The Lakers’ Deadline Inactivity Looks Unforgivable After John Wall Flub

The Houston Rockets‘ asking price of the Los Angeles Lakers in a Russell Westbrook-John Wall might have been even less than initially reported. If the rumors are true, then LA’s strange determination to retain a 2027 draft pick when it faces so much pressure to win now should probably mean the end of general manager Rob Pelinka.

The Westbrook experiment hasn’t worked in LA. His inefficiency both shooting and playing on the ball never jived with LeBron James and the rest of the roster. The Lakers needed to shake things up, and trading Westbrook for Wall — who has still yet to play — seemed like the only option for the Purple and Gold. However, LA stood pat at the Feb. 10 trade deadline.

Whispers suggested that the relationship between Rich Paul (LeBron James’ agent) and LA’s front office soured, with the deadline inactivity making things worse. Well, new details about Rockets-Lakers negotiations could only heighten the tension.

The Rockets reportedly asked for a 2027 pick swap from the Lakers in Russell Westbrook-John Wall trade talks

The Lakers’ steadfastness in wanting to retain their 2027 first-round pick always looked a bit questionable. As it turns out, LA might not have needed to trade that selection outright.

Zach Lowe of ESPN reported on the Lowe Post podcast (h/t Harrison Faigen of SB Nation) that the Rockets allegedly “floated” a 2027 pick swap, instead of an outright trade for the Lakers’ first-round choice. Lowe added that those discussions never resulted in a legitimate offer, but that’s partially because LA reportedly had no interest in going that route.

Wait, what?

It’s downright foolish for the Lakers to dismiss the idea of a pick swap. The Rockets’ continued struggles and the uncertainty about when their young talent will pay off could mean they are still struggling to win games in 2027. That should, in theory, have limited LA’s risks in comparison to trading the pick outright.

A win-win in order to bring Wall to LA

L-R: Los Angeles Lakers general manager looks on before an NBA game and Houston Rockets point guard John Wall takes in a contest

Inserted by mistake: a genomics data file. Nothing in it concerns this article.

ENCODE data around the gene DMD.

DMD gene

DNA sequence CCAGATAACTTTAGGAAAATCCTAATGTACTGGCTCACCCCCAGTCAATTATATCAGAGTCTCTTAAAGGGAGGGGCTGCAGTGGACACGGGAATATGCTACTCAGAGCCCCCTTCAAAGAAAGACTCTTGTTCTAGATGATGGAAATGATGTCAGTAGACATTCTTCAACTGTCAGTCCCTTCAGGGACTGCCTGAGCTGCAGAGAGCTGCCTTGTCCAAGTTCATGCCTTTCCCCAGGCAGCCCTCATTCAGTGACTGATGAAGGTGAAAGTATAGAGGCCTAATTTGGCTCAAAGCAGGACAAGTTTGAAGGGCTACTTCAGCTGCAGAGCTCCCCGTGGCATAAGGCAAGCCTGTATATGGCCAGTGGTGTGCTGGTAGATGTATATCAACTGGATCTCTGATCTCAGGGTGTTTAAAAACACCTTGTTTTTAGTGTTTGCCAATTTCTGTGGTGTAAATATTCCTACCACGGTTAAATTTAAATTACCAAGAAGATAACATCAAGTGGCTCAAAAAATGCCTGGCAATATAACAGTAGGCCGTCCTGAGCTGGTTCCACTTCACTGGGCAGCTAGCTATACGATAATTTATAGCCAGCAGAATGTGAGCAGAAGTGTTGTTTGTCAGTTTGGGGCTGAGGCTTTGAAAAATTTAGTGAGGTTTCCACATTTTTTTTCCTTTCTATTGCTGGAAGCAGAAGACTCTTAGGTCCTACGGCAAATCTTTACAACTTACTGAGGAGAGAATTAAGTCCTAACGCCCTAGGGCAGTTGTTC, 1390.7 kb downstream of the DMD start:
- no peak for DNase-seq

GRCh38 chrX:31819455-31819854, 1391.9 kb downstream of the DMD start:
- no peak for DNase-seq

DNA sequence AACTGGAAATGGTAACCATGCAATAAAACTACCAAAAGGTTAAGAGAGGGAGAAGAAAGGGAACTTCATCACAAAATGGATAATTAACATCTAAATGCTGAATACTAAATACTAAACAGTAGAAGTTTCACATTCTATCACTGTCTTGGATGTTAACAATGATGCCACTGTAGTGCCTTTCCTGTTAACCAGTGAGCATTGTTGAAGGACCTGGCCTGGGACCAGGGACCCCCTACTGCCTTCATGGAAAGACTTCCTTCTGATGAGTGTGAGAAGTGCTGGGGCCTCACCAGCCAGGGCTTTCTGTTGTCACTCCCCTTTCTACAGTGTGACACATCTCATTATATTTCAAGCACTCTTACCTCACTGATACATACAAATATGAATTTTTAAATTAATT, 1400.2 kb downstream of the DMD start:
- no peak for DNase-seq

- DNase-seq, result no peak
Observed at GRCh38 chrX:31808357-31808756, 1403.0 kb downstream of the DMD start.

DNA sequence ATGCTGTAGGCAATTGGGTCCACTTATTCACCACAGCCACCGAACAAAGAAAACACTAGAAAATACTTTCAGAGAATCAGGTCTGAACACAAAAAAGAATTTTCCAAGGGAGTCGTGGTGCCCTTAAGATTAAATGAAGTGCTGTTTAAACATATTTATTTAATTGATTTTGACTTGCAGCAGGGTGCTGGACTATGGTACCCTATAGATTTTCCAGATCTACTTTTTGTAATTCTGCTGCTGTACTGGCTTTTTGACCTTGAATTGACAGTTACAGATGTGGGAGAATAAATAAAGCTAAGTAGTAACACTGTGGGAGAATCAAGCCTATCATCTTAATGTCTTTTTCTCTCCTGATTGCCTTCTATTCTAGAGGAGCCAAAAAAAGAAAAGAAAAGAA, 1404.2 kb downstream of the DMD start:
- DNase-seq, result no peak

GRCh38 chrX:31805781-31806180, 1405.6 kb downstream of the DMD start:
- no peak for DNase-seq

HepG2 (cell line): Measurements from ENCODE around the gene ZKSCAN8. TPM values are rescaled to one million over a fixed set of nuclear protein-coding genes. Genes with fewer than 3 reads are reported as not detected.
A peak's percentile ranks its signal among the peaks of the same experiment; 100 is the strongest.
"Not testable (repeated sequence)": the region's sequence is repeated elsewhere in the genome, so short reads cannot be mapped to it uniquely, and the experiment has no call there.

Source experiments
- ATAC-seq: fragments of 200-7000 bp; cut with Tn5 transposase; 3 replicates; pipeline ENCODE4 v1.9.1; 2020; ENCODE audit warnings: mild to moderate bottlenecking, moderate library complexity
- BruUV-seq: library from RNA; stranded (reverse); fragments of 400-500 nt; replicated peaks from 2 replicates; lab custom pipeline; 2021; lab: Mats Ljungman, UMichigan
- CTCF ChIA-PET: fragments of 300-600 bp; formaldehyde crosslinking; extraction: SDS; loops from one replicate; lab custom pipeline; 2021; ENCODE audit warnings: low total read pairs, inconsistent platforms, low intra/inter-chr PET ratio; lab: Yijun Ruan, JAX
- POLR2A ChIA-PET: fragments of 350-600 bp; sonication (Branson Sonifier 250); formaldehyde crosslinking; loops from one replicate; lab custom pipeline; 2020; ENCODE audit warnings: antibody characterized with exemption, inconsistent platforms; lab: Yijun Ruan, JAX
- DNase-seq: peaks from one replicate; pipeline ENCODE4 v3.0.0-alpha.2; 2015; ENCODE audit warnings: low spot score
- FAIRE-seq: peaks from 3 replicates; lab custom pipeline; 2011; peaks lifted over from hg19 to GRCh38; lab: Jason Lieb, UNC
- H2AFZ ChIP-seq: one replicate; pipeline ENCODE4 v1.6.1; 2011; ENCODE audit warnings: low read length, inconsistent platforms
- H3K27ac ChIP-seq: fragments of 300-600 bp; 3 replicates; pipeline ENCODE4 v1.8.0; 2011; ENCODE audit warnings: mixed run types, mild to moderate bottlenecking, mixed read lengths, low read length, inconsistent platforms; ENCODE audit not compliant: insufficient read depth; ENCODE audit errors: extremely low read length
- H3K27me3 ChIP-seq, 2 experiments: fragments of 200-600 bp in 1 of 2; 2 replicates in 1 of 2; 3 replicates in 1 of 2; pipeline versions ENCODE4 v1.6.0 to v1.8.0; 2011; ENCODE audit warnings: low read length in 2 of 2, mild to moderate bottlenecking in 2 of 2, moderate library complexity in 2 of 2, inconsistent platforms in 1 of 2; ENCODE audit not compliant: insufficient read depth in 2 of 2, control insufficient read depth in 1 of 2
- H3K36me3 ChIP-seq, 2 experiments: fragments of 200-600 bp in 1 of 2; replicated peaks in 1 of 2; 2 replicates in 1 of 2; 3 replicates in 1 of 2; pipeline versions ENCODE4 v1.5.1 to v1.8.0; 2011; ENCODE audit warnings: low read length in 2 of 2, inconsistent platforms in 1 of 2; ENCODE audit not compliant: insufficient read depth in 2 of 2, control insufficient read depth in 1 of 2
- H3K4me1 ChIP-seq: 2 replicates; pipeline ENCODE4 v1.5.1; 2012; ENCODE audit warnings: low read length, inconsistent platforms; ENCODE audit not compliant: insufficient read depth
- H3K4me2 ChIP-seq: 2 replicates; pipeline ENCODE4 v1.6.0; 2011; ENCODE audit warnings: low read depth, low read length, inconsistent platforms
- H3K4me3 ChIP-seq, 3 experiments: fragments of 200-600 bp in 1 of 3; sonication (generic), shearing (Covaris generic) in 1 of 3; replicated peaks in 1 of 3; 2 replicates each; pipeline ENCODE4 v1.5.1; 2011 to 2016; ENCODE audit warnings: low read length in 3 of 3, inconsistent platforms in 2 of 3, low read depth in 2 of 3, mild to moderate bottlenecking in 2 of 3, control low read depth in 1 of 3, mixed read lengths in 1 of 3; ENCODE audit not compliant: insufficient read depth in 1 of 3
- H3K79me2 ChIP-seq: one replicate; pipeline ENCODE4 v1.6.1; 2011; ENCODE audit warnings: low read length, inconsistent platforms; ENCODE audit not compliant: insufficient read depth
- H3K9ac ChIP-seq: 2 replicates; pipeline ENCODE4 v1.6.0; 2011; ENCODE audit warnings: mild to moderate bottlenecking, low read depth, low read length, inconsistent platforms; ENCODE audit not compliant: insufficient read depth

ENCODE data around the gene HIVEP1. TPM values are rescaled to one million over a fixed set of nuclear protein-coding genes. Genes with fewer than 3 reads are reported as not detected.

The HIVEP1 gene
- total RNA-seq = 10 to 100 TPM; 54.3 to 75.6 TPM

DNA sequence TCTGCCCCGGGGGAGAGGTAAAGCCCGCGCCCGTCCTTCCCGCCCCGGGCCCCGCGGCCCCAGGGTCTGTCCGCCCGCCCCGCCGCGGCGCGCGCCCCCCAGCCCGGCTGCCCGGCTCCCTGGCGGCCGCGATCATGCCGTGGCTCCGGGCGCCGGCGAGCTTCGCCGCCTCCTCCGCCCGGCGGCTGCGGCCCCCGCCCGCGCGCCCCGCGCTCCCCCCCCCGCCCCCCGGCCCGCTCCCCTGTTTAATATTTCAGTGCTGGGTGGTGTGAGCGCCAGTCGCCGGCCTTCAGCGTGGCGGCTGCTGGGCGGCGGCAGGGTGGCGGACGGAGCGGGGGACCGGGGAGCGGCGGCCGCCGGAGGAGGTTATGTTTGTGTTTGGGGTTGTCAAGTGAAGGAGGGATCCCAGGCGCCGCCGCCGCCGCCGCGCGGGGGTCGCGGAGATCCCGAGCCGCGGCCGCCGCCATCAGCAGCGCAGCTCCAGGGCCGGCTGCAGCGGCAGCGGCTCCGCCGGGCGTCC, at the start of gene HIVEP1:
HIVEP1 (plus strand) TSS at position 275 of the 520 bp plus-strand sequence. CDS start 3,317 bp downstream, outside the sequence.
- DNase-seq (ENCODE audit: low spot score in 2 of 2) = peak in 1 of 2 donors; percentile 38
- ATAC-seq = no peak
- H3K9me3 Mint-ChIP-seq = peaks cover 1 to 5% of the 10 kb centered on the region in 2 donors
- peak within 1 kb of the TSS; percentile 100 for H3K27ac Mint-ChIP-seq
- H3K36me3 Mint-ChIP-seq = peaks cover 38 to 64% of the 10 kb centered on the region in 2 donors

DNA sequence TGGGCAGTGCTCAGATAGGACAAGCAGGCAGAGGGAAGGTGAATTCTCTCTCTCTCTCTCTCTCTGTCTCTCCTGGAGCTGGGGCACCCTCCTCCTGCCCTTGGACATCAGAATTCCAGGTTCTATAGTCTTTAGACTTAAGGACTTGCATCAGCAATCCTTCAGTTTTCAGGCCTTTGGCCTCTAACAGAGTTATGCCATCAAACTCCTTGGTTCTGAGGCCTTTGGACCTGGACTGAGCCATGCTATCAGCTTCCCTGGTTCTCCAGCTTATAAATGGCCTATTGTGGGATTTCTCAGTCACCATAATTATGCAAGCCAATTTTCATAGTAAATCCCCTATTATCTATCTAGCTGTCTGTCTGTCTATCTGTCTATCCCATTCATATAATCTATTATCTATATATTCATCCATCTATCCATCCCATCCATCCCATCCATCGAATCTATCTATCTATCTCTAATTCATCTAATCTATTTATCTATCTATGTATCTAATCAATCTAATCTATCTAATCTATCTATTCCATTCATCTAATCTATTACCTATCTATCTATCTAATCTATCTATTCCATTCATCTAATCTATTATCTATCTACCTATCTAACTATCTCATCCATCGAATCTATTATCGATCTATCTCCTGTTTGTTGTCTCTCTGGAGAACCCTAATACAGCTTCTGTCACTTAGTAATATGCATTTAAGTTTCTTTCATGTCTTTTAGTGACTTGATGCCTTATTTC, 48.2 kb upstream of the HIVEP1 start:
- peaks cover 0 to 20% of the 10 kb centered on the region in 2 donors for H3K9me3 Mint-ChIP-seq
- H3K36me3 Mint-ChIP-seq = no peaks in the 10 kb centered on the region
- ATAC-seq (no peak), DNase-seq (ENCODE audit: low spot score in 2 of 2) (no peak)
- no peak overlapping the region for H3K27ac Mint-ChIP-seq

Rob Pelinka (L) and John Wall (R) | Left to Right: Michael Reaves/Getty Images and Kevin C. Cox/Getty Images

Although John Wall no longer has the explosiveness of old, he would still have provided a change of pace for the Lakers.

Like Russell Westbrook, Wall is at his best when he can run in transition and get downhill going to the basket. Unlike The Brodie, however, Wall doesn’t routinely settle for clanky pull-up jumpers. Though his career three-point numbers (32.3%) aren’t the best, he’s shown in the past that he can convert at a decent clip, and he has worked on the shooting stroke while he’s been away from the floor.

More notably, Wall boasts a much better defensive track record. Westbrook is almost latent on that end of the floor at times. While a 2019 Achilles injury might have zapped some of Wall’s shiftiness, he still competes harder on that end.

Trading away Westbrook’s contract for a player probably better suited to LA’s roster should have been a no-brainer for the Lakers. There’s only one real explanation for Rob Pelinka refusing to pull the trigger.

Looking ahead

Perhaps Rob Pelinka doesn’t feel the same sense of urgency to win now as LeBron James and other Lakers veterans. He reportedly has the backing of team governor Jeanie Buss and the rest of LA’s brain trust.

Then again, maybe Pelinka really feels that trading Westbrook becomes easier this offseason and is the preferable route.

For starters, merely swapping Westbrook for Wall probably doesn’t make the Lakers contenders this season. Additionally, LA’s 2029 first-round pick becomes tradable on July 1. Pelinka could try to package both the 2027 and 2029 picks with Westbrook’s expiring contract, which might lend the Lakers more flexibility in their trade options.

However, taking that stance and refusing to even consider the pick swap framework with the Rockets is faulty logic.

Again, because of Houston’s uncertain trajectory, it could take some time for the Rockets to build a winner. That could essentially make the pick swap inconsequential come 2027, and possibly allow the Lakers to maintain that asset. The more pressing matter, though, is how LeBron’s rhetoric just before the deadline and during All-Star Weekend puts pressure on LA’s front office.

The target on Pelinka’s back might not have been as large had he shown a willingness to shake things up. But the bullseye could have grown if the latest reports of LA’s stubbornness ring true.

Stats courtesy of Basketball Reference.

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